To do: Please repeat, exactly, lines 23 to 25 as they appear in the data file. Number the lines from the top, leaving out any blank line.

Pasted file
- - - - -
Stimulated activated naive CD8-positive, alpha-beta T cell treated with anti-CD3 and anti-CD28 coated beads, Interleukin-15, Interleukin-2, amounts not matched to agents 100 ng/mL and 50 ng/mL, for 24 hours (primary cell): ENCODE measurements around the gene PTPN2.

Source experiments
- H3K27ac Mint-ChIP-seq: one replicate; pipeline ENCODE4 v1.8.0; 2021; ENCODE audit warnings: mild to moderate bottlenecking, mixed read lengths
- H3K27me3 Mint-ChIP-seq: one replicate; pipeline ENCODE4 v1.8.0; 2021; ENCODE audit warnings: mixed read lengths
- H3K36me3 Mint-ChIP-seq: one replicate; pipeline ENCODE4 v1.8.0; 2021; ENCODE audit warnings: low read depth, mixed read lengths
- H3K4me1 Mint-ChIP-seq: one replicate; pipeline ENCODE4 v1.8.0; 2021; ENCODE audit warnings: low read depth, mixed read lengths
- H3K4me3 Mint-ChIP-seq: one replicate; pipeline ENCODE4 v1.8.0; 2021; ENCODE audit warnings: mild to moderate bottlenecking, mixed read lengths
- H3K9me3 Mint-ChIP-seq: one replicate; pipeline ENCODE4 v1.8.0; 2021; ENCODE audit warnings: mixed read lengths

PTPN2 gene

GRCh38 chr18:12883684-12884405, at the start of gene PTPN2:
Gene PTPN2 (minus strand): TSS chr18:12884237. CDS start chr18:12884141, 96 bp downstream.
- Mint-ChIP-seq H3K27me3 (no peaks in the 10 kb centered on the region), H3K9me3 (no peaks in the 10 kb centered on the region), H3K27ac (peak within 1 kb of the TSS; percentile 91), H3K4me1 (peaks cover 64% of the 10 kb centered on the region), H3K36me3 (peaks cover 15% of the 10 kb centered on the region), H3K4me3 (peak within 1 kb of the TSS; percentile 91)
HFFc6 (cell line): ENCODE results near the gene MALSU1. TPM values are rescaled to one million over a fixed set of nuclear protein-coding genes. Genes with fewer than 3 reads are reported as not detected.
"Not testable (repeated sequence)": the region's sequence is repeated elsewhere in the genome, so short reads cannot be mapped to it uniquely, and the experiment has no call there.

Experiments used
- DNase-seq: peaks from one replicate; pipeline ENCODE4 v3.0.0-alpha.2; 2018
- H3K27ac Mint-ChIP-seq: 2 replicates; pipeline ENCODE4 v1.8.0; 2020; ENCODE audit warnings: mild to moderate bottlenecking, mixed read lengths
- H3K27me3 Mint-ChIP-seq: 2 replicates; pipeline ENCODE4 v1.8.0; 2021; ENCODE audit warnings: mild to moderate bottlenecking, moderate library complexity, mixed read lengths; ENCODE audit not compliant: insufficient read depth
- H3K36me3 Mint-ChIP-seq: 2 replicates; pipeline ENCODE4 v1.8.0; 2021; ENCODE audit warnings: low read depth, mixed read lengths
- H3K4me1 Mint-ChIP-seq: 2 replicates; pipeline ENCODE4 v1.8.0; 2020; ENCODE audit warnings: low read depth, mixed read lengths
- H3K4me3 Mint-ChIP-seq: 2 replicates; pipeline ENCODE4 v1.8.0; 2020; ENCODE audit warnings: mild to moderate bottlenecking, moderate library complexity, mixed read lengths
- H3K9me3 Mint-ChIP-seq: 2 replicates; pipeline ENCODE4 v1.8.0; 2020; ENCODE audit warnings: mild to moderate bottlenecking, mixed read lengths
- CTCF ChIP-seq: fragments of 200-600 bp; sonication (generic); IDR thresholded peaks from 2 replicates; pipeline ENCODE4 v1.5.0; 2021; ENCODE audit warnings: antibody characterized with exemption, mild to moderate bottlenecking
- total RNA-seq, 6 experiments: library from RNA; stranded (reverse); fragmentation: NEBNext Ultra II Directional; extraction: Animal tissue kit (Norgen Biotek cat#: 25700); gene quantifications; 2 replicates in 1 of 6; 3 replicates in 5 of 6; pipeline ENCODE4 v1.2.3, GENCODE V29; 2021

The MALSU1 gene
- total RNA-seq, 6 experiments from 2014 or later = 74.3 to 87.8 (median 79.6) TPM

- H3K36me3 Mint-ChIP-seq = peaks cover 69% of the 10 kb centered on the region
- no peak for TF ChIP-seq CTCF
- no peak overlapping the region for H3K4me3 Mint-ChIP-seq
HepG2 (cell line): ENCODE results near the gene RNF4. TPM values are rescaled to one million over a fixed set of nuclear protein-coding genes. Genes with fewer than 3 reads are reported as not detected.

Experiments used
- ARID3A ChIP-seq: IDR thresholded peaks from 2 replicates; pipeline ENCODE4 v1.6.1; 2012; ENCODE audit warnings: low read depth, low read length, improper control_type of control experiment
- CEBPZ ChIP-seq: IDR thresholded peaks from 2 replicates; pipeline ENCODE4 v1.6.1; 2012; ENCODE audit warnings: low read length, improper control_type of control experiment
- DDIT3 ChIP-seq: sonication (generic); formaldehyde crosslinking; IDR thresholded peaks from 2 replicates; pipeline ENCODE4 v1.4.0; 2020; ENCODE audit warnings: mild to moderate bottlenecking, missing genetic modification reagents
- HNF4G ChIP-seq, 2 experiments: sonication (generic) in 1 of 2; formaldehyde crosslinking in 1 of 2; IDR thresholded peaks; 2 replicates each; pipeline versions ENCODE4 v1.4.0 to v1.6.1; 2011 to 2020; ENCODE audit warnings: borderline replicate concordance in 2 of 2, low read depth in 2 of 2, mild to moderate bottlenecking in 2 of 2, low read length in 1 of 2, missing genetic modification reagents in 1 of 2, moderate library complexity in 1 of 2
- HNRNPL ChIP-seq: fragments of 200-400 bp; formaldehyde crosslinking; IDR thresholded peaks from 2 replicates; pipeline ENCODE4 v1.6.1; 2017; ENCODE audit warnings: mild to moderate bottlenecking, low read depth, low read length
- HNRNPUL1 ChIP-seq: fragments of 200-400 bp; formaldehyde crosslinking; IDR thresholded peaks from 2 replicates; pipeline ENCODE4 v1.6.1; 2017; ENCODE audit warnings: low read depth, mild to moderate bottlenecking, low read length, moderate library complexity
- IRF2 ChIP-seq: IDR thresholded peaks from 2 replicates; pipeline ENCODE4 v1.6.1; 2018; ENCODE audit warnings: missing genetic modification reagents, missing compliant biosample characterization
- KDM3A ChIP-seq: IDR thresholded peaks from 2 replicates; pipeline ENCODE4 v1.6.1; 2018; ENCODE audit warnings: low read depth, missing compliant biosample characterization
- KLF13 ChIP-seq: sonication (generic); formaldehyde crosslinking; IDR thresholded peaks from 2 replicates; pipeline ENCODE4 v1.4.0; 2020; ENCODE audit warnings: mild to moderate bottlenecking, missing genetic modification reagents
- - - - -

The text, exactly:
- CTCF ChIP-seq: fragments of 200-600 bp; sonication (generic); IDR thresholded peaks from 2 replicates; pipeline ENCODE4 v1.5.0; 2021; ENCODE audit warnings: antibody characterized with exemption, mild to moderate bottlenecking
- total RNA-seq, 6 experiments: library from RNA; stranded (reverse); fragmentation: NEBNext Ultra II Directional; extraction: Animal tissue kit (Norgen Biotek cat#: 25700); gene quantifications; 2 replicates in 1 of 6; 3 replicates in 5 of 6; pipeline ENCODE4 v1.2.3, GENCODE V29; 2021

The MALSU1 gene